Today, more than ever, people are using devices that utilize and potentially add to radio frequency (RF). This includes everything from fitness trackers to Wi-Fi enabled devices of all types and sizes. Bluetooth system, medical devices and tablets and computers are all sources of RF that may operate on similar or different RF frequencies and sensitivity ranges.
However, these aren’t the only sources of RF in the environment. Medical imaging equipment, radar, satellites and radio and television also are in this category. Microwave ovens, industrial and manufacturing applications and even fabrication industries all use machines and equipment that generate RF waves.
The importance of RF testing is not just for the ability to receive and transmit data without problems. It is also required on all electronic devices to ensure they are not going to interfere with other devices and that they have immunity from RF. Combined, this will allow them to work in the presence of other electronics.
All testing is completed using specific types of testing equipment. This equipment may be designed to measure short bursts of RF or be designed for a more continuous application. In most types of testing requirements, both issues will be tested to ensure the device is within the standards set for RF emissions and immunity.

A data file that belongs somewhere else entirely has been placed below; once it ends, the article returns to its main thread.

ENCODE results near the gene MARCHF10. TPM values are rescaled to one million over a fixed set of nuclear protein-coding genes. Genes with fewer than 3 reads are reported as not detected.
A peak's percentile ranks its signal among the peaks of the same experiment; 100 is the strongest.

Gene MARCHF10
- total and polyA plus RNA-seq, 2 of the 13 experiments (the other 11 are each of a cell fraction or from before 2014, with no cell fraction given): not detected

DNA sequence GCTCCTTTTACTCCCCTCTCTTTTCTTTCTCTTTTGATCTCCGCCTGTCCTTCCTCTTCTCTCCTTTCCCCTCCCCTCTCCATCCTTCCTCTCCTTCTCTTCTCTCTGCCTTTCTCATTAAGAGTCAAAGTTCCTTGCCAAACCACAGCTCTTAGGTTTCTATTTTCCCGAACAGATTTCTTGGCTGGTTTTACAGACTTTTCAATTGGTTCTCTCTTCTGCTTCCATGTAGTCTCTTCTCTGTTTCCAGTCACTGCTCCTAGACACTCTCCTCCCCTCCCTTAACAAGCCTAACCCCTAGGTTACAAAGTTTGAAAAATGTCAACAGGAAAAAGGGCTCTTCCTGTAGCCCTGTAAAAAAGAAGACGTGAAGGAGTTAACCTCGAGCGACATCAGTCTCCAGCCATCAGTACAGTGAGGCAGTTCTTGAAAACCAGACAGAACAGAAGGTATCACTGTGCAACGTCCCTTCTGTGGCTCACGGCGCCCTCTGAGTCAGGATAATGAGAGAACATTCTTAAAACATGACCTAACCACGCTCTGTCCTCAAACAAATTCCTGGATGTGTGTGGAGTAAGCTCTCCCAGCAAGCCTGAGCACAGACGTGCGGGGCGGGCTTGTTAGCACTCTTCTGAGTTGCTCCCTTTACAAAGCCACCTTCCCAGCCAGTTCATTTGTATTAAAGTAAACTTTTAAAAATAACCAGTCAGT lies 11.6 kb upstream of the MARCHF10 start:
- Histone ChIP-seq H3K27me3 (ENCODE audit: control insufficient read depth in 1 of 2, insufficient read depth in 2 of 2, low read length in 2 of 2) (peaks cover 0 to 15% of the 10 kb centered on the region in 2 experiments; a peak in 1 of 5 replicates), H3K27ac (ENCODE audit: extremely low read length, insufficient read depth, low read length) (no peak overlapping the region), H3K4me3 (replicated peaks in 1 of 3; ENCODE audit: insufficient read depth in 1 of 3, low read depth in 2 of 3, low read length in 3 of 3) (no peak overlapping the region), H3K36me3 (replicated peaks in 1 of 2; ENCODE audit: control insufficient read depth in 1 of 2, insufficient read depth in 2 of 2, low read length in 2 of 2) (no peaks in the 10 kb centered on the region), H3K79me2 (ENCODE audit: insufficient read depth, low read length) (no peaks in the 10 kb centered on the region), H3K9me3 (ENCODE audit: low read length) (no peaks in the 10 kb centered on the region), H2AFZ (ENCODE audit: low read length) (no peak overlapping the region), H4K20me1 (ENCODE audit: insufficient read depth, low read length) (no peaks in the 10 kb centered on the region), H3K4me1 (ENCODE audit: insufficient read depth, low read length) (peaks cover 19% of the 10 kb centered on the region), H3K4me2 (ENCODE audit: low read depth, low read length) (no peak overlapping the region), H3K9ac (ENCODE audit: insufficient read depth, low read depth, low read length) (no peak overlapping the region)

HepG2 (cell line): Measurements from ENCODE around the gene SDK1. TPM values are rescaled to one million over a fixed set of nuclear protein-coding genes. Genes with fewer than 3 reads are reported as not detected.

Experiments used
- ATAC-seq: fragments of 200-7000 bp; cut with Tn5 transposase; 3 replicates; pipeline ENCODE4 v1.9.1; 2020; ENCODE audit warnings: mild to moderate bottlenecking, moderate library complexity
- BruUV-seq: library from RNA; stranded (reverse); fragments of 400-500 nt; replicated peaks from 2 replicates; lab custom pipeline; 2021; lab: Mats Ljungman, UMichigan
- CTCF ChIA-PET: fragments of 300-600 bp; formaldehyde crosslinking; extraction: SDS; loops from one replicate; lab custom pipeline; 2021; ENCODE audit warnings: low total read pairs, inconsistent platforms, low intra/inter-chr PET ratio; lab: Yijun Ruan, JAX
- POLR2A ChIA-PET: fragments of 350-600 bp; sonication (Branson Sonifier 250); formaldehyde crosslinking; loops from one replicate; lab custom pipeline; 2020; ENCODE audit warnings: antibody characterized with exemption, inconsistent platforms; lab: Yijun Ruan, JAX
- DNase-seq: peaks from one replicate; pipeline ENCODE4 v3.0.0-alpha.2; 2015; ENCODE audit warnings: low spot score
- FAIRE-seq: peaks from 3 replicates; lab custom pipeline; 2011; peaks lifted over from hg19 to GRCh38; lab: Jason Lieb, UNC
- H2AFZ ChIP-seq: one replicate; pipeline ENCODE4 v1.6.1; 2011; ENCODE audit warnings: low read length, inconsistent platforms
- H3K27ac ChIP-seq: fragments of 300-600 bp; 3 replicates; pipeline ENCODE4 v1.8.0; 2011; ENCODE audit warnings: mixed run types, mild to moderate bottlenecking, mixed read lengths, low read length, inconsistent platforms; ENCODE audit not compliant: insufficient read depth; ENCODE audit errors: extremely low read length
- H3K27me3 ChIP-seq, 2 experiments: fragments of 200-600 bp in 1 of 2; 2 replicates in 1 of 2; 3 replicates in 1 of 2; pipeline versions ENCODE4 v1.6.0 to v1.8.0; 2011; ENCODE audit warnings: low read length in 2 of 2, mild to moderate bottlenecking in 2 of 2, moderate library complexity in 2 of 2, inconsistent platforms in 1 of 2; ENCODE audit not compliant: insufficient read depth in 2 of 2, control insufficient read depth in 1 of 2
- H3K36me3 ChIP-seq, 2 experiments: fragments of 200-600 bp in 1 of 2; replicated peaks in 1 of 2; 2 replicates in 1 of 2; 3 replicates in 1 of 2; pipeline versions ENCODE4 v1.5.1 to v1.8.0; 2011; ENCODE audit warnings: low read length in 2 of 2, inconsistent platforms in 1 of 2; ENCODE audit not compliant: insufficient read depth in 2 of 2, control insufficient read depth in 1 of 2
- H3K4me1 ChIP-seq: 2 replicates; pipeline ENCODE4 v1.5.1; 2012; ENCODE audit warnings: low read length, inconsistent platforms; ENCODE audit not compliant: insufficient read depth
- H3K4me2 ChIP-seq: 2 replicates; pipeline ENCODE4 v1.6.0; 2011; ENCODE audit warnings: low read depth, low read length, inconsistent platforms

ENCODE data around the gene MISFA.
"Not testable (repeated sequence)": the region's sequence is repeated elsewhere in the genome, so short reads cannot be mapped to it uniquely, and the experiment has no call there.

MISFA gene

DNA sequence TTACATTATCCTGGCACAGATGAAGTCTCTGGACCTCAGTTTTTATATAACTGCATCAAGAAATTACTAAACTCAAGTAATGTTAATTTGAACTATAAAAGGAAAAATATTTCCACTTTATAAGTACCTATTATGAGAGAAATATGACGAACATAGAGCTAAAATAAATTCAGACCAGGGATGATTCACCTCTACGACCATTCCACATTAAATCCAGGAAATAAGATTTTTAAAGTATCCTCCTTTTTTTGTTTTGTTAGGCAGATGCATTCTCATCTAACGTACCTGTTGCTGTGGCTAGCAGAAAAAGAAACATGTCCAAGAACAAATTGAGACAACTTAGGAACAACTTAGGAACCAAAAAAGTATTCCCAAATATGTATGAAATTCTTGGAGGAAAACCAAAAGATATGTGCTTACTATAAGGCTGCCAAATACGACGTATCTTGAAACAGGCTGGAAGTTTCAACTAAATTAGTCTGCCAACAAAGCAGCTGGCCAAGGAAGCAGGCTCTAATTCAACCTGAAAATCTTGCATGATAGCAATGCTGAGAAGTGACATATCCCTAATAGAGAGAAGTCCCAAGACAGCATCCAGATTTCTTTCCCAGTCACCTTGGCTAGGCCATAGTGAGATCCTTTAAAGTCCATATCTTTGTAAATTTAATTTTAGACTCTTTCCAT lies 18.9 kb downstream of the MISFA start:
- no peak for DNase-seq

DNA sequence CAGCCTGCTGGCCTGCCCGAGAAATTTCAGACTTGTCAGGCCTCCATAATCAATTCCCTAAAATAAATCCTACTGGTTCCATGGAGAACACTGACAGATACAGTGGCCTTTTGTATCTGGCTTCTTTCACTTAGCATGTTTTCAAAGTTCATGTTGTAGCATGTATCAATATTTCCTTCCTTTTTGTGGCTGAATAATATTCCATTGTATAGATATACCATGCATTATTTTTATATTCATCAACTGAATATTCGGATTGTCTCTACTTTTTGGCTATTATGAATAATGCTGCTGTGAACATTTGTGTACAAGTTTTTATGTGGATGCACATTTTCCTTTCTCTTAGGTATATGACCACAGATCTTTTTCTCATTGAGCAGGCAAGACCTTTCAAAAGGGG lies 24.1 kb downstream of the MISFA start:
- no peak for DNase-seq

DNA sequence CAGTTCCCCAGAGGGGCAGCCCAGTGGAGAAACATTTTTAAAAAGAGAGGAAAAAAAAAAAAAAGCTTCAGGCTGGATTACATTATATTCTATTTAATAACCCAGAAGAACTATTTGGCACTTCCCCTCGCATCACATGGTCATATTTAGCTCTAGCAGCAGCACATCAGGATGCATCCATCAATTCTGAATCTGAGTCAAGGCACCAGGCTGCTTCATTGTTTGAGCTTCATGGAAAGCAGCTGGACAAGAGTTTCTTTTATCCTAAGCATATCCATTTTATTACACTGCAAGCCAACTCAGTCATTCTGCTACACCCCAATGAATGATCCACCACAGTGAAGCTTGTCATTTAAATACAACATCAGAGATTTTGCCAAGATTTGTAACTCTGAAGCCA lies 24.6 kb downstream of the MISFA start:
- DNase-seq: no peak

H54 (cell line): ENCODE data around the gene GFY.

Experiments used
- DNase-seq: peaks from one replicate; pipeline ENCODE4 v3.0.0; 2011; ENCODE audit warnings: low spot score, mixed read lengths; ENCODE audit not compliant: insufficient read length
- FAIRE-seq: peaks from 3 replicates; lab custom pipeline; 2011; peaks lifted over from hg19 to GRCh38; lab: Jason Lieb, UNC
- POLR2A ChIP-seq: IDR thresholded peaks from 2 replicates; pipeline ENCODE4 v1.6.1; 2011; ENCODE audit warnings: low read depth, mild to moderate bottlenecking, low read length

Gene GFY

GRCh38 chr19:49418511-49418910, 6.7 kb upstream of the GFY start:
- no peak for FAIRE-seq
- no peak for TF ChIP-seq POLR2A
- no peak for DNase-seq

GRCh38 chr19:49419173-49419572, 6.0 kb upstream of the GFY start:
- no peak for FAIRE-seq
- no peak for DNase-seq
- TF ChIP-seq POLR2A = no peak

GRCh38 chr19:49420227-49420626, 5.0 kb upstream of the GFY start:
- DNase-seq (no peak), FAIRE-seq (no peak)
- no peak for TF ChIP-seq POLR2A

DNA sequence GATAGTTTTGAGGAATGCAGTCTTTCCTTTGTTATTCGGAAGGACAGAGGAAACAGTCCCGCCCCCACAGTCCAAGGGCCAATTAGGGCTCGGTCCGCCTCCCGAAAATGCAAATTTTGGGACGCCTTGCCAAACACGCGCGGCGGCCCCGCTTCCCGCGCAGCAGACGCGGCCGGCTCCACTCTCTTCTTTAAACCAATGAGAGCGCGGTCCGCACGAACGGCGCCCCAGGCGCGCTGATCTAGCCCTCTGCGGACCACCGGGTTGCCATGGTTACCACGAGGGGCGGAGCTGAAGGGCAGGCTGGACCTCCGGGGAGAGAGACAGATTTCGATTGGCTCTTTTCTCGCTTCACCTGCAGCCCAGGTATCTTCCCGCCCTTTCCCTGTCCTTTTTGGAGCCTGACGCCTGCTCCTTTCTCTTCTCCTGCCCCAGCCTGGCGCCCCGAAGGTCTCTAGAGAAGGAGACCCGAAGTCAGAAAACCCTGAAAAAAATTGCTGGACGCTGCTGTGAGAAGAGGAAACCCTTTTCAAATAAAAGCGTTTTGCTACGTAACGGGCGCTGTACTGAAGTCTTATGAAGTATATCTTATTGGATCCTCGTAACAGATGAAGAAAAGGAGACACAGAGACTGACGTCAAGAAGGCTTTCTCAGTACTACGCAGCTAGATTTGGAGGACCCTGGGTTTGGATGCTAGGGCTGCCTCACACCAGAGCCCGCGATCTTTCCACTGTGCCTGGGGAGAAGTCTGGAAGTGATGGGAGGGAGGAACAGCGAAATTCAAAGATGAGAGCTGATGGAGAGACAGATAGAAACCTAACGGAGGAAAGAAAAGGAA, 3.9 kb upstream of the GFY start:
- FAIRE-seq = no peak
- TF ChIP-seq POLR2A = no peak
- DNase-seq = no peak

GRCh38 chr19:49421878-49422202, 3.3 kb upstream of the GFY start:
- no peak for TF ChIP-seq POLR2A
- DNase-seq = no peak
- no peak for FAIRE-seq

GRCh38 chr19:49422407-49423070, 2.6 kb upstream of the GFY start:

Right Equipment for the Job
Equipment for RF testing is highly advanced, offering full compatibility with software programs for automatic testing, data recording and even for analysis. Choosing the correct equipment starts with understanding the specifics of the tests required and then matching the equipment to the test.
The goal of testing is to determine the wavelength and the frequency of the RF present. This is typically expressed in Hertz, which is one cycle per second. To be in the RF spectrum, the electromagnetic waves will have frequencies of 300 gigahertzes.
When products are marketed, they have to be effective to use without being impacted by existing RF or creating large amounts of RF that may impact other devices. In this way, RF testing is geared both towards emissions as well as immunity. Emissions include the RF that is produced by the device while immunity is the ability of the device to be unaffected when other RF fields are present.
Testing can be done through a third-party service or done in-house. For in-house testing, most companies rent the equipment on an as-needed basis. This is more cost-effective and also allows engineers to have access to the latest in testing technology without constantly upgrading testing equipment.